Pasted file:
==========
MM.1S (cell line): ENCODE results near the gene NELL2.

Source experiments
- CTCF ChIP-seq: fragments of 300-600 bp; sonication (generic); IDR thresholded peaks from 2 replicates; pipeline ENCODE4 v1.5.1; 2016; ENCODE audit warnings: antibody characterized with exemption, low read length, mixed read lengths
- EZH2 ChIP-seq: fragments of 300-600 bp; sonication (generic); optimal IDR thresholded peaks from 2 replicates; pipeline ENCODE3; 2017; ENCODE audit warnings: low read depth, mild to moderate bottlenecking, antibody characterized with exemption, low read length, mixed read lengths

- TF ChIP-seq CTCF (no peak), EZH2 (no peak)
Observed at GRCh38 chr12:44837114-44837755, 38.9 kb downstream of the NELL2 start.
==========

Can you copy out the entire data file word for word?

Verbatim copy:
MM.1S (cell line): ENCODE results near the gene NELL2.

Source experiments
- CTCF ChIP-seq: fragments of 300-600 bp; sonication (generic); IDR thresholded peaks from 2 replicates; pipeline ENCODE4 v1.5.1; 2016; ENCODE audit warnings: antibody characterized with exemption, low read length, mixed read lengths
- EZH2 ChIP-seq: fragments of 300-600 bp; sonication (generic); optimal IDR thresholded peaks from 2 replicates; pipeline ENCODE3; 2017; ENCODE audit warnings: low read depth, mild to moderate bottlenecking, antibody characterized with exemption, low read length, mixed read lengths

- TF ChIP-seq CTCF (no peak), EZH2 (no peak)
Observed at GRCh38 chr12:44837114-44837755, 38.9 kb downstream of the NELL2 start.